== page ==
You can quickly change the layout or theme, by ‘flipping a switch in the admin panel’ (Ibidem in Helmond, 2007: 79). Bloggers may upload or link to content on external websites, like Flickr, YouTube or Twitter.

It allows for ‘functionality for many special pages’ like archives (Ibidem in Helmond, 2007: 79), and you can physically separate blog sections, add Widgets, tag posts and specify how accessible the blog will be. In short – ease and continuity of use.

Continuity, in terms of blogs, is defined as “the set of techniques practiced by webmasters, that … create this pleasurable, fluid experience for the user.” (Galloway in Helmond, 2007: 46).

But this ease of use only comes as a result of manipulation of the ‘application layer’. WordPress is in fact a ‘decentralised network composed of many different data fragments.’ (Galloway in Helmond, 2007: 45).

The agenda of networks is to ‘get out of the way, not to be seen … technology should be transparent’ (Galloway 2004: 65; Berners-Lee 1999: 159 in Helmond, 2007: 53). WordPress does it well, whilst simultaneously imposing boundaries, as defined through its masked database.

This concealed front is called user agency. It controls size and type of content – restricting it to 42 predetermined types (Helmond, 2007: 51). A ‘security error’ message appears if one attempts to download unknown content types. Bloggers are also restricted by ‘maximum amount of web space and traffic, as determined by the web host‘ (Helmond, 2007: 51).

User agencies create interfaces to make their website simple to navigate, whilst offering a ‘new way to structure our experience of ourselves and of the world’ (Manovich, 2001 in Helmond, 2007, 49). If using the site proves challenging, there are tutorials to ‘Get Customized’ or ‘Get Published’. This means an average user, seeking a clear blogging experience will be more inclined to use WordPress, with the site’s boundaries defined through user agency.

photo by WordPress.com

Using a broader example, let’s examine the formerly popular social network site, MySpace. Like WordPress, users are able to personalize their page through backgrounds, layouts and privacy options.

photo by Social Times

This motivates users to delve deeper into the creative platform, and as things in their lives changed continuously, so too does their page.

photo by 352 Media

This created fluidity in one’s communication with the site, while its user agency concealed the database.

As a user, I wondered how MySpace kept track of all that we didn’t see – how the links between profiles, friends and photos were organized. I now understand this is all contained in the ‘rigidly defined’ database. It is user agency that allows us to feel the experience is a simple one.

So like WordPress’ database and user agency operation, it keeps our interaction on an essentially superficial level, so that we may accomplish what the platform sets out to provide – a blogging experience, which we can create and customize whilst remaining in the boundaries the site dictates.


Helmond, A. (2007) ‘Software-Engine Relations’, in Blogging for Engines: Blogs Under the Influence of Software-Engine Relations, Amsterdam: Univeristy of Amsterdam.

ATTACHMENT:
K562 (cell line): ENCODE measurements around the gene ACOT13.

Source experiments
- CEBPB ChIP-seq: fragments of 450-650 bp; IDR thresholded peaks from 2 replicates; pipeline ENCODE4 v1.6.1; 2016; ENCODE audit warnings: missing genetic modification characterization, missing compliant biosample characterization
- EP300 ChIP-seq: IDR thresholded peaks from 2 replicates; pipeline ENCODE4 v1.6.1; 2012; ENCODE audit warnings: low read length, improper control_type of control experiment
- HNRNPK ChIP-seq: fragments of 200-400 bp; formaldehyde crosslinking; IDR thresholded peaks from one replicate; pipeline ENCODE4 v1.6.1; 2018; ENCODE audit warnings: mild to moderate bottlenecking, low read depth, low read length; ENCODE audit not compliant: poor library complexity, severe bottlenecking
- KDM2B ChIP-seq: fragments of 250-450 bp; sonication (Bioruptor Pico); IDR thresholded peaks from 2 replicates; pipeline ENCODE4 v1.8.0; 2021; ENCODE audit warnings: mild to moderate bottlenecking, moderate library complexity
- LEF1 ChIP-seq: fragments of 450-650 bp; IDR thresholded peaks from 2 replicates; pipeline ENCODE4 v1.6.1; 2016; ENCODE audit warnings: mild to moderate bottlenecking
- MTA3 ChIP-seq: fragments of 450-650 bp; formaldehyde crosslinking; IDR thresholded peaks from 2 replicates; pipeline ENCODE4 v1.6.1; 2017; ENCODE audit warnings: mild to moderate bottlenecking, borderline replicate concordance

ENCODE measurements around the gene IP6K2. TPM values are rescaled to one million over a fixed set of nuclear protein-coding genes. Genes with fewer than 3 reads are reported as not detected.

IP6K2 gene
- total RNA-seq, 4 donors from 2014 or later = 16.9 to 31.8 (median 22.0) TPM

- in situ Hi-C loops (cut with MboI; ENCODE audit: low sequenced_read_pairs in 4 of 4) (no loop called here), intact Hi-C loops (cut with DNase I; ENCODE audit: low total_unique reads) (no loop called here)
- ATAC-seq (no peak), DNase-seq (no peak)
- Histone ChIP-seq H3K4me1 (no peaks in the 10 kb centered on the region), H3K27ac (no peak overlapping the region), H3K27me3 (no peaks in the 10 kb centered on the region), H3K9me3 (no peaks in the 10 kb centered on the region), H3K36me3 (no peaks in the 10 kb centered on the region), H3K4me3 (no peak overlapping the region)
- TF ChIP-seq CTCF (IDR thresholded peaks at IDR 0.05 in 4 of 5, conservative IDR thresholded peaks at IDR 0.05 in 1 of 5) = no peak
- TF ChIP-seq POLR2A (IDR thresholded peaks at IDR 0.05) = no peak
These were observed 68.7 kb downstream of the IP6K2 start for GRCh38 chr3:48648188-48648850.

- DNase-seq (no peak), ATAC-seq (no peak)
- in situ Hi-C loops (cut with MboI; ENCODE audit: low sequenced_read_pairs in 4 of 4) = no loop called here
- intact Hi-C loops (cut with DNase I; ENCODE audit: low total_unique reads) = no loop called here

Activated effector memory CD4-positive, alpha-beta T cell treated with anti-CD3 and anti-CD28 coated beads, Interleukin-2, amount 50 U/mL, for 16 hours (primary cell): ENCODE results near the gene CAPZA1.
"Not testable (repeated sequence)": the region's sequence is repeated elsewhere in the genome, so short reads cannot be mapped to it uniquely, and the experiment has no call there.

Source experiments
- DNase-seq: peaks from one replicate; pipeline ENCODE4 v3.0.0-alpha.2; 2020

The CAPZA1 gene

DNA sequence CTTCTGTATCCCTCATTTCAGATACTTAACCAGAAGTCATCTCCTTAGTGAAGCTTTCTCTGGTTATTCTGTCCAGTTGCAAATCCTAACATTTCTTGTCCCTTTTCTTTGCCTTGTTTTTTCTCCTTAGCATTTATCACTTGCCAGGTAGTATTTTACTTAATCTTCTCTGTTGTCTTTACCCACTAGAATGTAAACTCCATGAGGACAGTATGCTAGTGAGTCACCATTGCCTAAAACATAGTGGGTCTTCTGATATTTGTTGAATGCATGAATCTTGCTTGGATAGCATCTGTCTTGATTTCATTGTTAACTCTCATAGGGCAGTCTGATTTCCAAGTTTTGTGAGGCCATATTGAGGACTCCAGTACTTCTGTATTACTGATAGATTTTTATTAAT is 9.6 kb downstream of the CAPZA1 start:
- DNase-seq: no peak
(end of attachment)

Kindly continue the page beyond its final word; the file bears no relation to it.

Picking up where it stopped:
The YouTube ‘Stars’


This post was very engaging, especially in the way it used links to YouTube videos and hyperlinks. The author explored the issue of whether DIY or YouTube ‘personalities can break through online obstacles and become ‘celebrities’ in the ‘real’ world’.

He did it using both genuine examples, like Chris Crocker and Alexis Jordan, as well as explaining the theory espoused by Burgess and Green (2009), and their assertion that YouTube celebrities are not ‘celebrities’ in the real-world sense [of the word]’.

Ahoy Pirates – Don’t Copy That Floppy!

 video by AntiSoftwarePirates

In yesterday’s tutorial we discussed anti-piracy advertising, and as a group evaluated the effectiveness of it. It was interesting to see the different approaches the governing anti-piracy bodies used to promote their message. The main thing all of them seemed to have in common was their ineffectiveness!

Some choose the fear approach, using the threat of being arrested or heavy monetary penalties. There were a ridiculous amount of videos on YouTube mocking the overdramatic feel of the ads, highlighting that no one took them seriously. In our class discussion, a few people told of how they laughed when they first saw the ad, didn’t take any notice and simply found it a bother. I personally fast-forward through it when its on before a movie.

photo by Trevor Choy

I think its ineffective and even laughable to advertise it like this because of how we all view piracy – not as a crime, but rather as a means of getting the movies, music and games that we like quickly and easily. Comparing it to stealing a car or woman’s purse is detached in meaning because they seem such a drastic step away in terms of how bad they are. To steal a car, means you are leaving one person hurt and inconvenienced, and they will follow it through and the chances of you getting caught are greater. To To ‘steal’ or pirate music or video however, its just a matter of tapping some buttons on a screen and getting instant gratification. The offences of ‘stealing’ in the real world and ‘stealing’ online seem to far removed for us to make a connection.